Well, it’s part of a story-cycle, if you will, collected in The Ultra Fabulous Glitter Squadron Saves The World Again, so in that sense, it’s representative of my first published book. The Glitter Squadron stories are a little more over-the-top than my fiction tends to be, but underneath the glitter and velvet, there are themes that echo across a lot of my fiction – chosen family, self-identity, darkness, and hope.
One of my previous interview series, The Heroine Question, generated some interesting discussion of the gendered term Heroine. What do you think of Heiresses of Russ as a title for this project? Should it be Inheritors or Heirs?
I kind of like Inheritors, but I don’t have a problem with Heiress either (though it does conjure up a certain image of feuding family members in 1920s attire in a brooding mansion plotting to kill each other to get their hands on Great Uncle Ennis’ secret fortune. No? Just me?) To me, having a plethora of words lets people pick the description that suits them best. Some people might want to be heroes, others heroines, same for inheritors, heiresses, and heirs. I’m happy with anything that links me to Russ and her wonderful writing, both fiction and non-fiction.
About this interview: 2016 marked my debut as an editor, with the Lethe Press anthology Heiresses of Russ. I co-edited with the capable and lovely Steve Berman; our Table of Contents announcement is here. At that time I asked some of my contributors if they’d be interested in talking a little about the ideas behind their stories, about the idea of lesbian-themed genre fiction, or anything else that seemed interesting and relevant. These are their replies.
This class is about planning and starting a novel rather than busting pages… you brainstorm and evaluate a number of ideas, winnow them down to one contender, and strive to get a really good start on the opening. We talk about all the foundations for a novel: plot and characterization, of course, but also suspense, transitions, and the ever-important need to find joy in the project you’re working on.
Early registrants get a break on tuition; drop me a line if you have any questions.
If you’re further along with your novel, interested in screenplays, short fiction, or poetry or for any other reason would like to check out one of the program’s many other fabulous offerings, here’s a way in.
Alex Bledsoe grew up in west Tennessee an hour north of Graceland (the home of Elvis) and twenty minutes from Nutbush (the birthplace of Tina Turner). He’s been a reporter, photographer, editor, and door-to-door vacuum cleaner salesman. He now lives in a Wisconsin town famous for trolls (the real kind, not internet commenters) and tries to teach his three kids to act like they’ve been to town before. His most recent novel is Chapel of Ease, fourth in his Tufa series.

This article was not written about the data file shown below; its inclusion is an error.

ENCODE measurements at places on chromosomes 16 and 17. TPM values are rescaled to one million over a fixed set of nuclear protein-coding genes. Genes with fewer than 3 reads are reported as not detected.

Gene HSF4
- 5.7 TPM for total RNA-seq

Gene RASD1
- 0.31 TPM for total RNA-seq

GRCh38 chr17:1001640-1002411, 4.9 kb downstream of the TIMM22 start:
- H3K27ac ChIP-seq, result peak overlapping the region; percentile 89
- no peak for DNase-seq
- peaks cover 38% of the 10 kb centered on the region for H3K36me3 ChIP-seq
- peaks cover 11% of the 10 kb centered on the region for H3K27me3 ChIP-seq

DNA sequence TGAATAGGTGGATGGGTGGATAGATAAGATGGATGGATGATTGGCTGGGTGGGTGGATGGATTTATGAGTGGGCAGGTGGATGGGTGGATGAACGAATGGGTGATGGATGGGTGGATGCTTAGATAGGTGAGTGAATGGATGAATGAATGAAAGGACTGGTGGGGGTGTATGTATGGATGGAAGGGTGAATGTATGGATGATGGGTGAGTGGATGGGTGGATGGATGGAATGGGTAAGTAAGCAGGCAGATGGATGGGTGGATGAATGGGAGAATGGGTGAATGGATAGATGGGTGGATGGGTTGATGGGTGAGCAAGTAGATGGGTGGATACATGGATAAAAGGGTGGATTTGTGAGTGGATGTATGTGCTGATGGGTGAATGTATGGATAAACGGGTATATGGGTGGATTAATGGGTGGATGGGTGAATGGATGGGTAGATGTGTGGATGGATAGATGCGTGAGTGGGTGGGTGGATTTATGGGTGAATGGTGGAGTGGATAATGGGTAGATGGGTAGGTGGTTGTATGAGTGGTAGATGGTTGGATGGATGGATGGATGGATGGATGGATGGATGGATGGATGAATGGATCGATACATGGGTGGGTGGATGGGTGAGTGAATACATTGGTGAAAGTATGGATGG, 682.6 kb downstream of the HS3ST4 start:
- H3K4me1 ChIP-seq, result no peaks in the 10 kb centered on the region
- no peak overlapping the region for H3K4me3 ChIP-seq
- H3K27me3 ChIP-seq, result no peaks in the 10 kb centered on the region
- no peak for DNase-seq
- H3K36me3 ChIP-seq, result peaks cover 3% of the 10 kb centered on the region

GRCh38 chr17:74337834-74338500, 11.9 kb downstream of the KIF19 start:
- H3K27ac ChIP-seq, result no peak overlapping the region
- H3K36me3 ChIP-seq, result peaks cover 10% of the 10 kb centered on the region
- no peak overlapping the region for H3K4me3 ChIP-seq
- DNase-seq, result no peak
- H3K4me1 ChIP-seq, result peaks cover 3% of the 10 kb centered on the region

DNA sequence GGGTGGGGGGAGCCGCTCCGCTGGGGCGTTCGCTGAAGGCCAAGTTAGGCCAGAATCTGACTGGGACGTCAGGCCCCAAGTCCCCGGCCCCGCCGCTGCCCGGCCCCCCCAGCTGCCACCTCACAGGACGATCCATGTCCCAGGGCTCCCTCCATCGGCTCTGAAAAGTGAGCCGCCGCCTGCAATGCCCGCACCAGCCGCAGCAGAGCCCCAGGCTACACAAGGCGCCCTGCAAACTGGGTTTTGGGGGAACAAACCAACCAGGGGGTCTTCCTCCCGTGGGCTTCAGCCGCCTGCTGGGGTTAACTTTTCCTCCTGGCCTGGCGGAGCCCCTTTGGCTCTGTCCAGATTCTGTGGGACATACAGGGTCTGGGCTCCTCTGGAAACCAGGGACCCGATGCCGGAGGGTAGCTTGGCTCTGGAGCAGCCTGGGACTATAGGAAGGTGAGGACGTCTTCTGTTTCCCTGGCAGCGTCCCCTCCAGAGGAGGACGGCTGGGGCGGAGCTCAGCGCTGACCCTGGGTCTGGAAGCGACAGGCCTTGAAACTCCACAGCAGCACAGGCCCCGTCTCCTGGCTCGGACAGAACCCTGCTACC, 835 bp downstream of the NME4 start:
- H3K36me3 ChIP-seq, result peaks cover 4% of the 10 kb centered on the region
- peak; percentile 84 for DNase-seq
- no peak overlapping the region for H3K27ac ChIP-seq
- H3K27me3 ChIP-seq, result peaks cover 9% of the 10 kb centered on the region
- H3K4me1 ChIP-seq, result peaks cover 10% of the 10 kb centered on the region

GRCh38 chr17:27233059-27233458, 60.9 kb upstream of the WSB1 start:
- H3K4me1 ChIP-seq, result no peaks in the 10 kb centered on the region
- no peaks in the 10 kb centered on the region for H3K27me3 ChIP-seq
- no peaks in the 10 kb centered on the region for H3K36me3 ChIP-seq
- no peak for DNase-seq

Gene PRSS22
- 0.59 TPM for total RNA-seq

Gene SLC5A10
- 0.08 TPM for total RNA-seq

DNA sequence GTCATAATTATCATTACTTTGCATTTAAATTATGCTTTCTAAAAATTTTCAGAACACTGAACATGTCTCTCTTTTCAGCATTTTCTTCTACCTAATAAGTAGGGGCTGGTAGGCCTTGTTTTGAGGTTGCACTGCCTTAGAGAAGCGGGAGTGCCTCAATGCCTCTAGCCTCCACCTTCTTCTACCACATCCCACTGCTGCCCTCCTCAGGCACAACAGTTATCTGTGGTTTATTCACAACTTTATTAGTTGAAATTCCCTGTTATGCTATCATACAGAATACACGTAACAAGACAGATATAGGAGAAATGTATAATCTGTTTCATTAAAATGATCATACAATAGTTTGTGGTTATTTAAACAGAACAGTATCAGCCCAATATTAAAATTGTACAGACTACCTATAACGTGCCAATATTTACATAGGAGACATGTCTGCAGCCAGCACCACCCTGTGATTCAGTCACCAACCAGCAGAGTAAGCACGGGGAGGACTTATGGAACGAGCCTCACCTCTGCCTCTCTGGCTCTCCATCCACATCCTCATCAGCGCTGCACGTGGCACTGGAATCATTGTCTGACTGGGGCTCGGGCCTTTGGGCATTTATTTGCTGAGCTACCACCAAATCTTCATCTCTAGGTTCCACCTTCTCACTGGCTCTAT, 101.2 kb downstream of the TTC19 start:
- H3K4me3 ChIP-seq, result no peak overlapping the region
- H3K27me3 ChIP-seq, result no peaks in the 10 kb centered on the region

In the early 1990s, I worked as an assistant manager for Peaches Music and Video in Mobile, AL. I was (and remain) singularly unsuited for retail–my totem animal is the Soup Nazi–and it remains the only job I’ve ever been fired from.
Some of the few perks were the piles of free CDs music companies sent us for in-store play. Past a certain point they were put up for grabs; the store manager got first pick, then us assistants, and finally the regular clerks, all in order of seniority. I was the least senior manager, so I never got the big chart-toppers like the Red Hot Chili Peppers’ Blood Sugar Sex Magik or R.E.M.’s Automatic for the People.
While working at this job (and at every job I’ve ever had), I was also plugging away unsuccessfully at writing. As part of keeping suicide at bay as the rejection slips piled up, I gave myself future rewards. One of them was a promise to myself that when my first book was published, I’d get a tattoo to mark (heh) the occasion.
The only thing was, I had no idea what image to get. A book seemed obvious, and a pen unrealistic (I mean, even then, nobody wrote books longhand). Plus it was permanent, so I needed an image, a symbol, that I knew I’d never outgrow. I eventually had to simply trust that I’d know it when I found it.
And then, in the pile of CDs at Peaches, I found Meryn Cadell’s Angel Food for Thought.
Cadell, at the time performing as a woman (he’s since identified as male), had a minor hit from this CD, a spoken-word track called “The Sweater.”
The entire CD was fun and funny, and since I was the only one among the staff who thought so, it was still there when it was my turn to go through the freebies. On the back cover, there was a tiny line drawing of a typewriter:
And as time passed, I realized that this image was in fact the ideal tattoo to celebrate my first book. That is, if I ever sold one.
Flash forward from 1992 to 2007 (yes, fifteen years later). My first novel, The Sword-Edged Blonde, was finally released. By then I’d married a woman who fully supported my writing dreams, and I’d told her in passing about my tattoo idea. I even showed her the design, but I’d never actually made plans to do it. What seemed really cool at 29 seemed a little…less so at 44.
Then she surprised me with a trip to the Blue Lotus Tattoo Parlor in Madison. I’d hoped to get the tattoo in the actual size of the image on the CD, but the artist (after 10 years, I’m afraid I’ve forgotten his name) explained that tattoo resolution wasn’t that fine. So he took it, blew it up until he could manage the detail, then put that sucker on my right arm. My “write” arm, heh heh.
It remains my only tattoo. I’ve considered others, but I’ve never discovered another image that resonated so strongly. There’s something understated and (to me) powerful about having a lone tattoo, one that fully represents you and always will. So I’ll probably stick with that.
Unless one of my books becomes a movie…
About this post: Inksplanations (and variations thereon) is the name for a series of short interviews with a number of genre writers about their tattoos. Why they got them, what they mean, how getting ink did or didn’t change them–any and all of these topics are fair game. What drives a literary artist to literally become canvas for an image or epigram? Did they get what they were seeking? I wanted to know, especially after I got my 2016 poppies from Toronto artist Lorena Lorenzo at Blackline Studio, and so I did what any curious writer would do. I asked.